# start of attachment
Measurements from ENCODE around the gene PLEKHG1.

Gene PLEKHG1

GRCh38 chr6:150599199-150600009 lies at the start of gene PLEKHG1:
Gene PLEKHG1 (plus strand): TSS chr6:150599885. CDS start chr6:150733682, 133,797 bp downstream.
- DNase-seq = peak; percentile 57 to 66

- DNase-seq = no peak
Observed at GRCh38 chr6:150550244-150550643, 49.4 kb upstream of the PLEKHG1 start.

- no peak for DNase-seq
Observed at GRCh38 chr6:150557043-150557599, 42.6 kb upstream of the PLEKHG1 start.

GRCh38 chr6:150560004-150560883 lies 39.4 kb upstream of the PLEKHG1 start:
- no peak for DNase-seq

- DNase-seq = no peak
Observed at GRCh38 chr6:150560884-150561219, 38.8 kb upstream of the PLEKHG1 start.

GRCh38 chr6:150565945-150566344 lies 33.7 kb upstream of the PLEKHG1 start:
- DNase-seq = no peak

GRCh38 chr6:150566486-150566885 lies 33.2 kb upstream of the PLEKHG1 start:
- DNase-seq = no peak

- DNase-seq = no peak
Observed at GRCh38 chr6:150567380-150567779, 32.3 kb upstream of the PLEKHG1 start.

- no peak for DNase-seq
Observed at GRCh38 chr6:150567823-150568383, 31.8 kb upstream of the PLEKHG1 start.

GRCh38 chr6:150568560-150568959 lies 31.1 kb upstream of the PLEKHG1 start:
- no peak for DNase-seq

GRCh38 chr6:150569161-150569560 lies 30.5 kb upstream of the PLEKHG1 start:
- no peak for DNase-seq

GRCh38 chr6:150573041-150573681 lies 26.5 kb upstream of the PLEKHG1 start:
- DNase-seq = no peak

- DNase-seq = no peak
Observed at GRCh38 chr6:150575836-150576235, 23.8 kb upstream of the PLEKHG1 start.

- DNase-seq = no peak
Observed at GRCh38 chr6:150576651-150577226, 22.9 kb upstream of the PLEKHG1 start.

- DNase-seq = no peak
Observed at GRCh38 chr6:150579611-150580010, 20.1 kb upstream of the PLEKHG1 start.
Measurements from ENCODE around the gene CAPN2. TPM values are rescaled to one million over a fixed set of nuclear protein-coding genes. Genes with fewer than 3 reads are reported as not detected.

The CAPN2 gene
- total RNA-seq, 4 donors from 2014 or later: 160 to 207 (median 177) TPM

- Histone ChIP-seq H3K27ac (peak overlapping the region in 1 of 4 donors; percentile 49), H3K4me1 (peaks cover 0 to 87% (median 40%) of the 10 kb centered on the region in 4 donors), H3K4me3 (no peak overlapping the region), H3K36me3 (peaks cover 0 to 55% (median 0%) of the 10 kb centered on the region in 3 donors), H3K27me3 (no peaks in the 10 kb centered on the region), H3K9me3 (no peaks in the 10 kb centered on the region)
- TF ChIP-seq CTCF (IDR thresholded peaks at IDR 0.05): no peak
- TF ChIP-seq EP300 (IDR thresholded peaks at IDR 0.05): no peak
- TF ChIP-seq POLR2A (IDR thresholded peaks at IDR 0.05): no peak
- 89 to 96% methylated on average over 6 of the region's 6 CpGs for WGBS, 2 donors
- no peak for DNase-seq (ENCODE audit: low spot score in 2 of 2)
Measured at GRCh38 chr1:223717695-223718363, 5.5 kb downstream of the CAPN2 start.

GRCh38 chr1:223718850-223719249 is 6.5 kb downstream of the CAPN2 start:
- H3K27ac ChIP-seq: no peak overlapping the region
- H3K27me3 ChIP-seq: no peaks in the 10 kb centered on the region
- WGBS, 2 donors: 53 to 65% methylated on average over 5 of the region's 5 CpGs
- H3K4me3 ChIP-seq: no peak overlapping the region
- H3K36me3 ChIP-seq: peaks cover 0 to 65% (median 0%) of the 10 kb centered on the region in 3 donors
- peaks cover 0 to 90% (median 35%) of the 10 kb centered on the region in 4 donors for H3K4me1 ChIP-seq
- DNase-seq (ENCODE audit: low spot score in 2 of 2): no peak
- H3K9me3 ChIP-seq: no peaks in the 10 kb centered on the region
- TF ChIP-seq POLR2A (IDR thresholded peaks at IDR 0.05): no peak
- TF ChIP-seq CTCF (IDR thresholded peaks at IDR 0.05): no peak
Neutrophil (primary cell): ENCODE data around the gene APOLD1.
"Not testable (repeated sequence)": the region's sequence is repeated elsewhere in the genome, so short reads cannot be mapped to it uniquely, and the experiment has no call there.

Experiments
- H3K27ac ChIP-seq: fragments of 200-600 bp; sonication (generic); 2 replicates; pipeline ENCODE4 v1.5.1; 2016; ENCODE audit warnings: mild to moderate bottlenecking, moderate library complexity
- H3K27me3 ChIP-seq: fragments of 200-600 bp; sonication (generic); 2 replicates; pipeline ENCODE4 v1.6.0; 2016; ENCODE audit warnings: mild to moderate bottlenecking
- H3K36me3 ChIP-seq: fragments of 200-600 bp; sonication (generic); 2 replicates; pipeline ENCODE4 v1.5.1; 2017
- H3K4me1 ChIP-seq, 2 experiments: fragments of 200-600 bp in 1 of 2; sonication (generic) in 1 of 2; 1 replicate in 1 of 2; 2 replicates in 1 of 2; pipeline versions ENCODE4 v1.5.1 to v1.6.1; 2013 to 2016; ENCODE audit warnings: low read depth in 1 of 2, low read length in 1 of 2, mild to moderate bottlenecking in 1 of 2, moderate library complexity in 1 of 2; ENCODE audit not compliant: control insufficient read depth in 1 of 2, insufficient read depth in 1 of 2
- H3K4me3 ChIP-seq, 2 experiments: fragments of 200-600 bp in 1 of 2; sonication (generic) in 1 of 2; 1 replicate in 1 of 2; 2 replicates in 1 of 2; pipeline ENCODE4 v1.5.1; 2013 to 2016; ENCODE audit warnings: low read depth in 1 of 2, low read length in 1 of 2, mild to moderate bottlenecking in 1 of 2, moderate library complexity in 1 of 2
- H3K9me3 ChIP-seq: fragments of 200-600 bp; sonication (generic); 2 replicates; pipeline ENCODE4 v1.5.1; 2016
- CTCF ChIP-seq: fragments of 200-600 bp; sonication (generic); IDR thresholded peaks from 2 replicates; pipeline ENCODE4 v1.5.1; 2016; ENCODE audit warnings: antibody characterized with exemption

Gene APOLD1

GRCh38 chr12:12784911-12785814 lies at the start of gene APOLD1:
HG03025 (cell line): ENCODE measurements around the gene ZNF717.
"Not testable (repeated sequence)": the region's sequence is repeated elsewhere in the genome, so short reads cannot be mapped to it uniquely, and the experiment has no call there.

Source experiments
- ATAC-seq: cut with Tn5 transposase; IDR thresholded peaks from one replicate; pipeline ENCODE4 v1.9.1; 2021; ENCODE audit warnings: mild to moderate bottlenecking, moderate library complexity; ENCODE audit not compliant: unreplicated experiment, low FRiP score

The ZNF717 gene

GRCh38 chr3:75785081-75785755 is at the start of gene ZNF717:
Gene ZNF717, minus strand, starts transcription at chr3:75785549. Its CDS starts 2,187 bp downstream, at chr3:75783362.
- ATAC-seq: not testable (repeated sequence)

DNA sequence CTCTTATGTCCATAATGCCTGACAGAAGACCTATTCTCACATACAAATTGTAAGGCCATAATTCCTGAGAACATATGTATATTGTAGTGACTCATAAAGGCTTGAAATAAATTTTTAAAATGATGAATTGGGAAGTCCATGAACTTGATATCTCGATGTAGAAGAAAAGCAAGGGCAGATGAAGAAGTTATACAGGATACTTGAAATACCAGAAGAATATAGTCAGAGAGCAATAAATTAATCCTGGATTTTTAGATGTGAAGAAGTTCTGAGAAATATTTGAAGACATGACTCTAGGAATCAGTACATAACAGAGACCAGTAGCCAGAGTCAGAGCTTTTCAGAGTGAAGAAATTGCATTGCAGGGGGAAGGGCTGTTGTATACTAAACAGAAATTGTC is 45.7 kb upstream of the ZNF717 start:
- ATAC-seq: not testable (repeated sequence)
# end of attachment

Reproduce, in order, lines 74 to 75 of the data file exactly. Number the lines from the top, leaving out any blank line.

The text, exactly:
- ATAC-seq: not testable (repeated sequence)

DNA sequence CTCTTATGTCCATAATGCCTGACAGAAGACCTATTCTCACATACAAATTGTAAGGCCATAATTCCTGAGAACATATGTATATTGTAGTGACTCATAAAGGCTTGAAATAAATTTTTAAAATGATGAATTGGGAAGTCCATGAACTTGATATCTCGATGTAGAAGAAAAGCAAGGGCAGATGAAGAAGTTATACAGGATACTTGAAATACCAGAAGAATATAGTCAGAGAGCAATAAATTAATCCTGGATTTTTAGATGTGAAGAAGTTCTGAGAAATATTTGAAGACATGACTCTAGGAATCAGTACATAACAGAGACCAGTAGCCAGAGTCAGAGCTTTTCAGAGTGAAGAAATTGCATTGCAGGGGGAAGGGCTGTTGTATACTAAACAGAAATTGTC is 45.7 kb upstream of the ZNF717 start: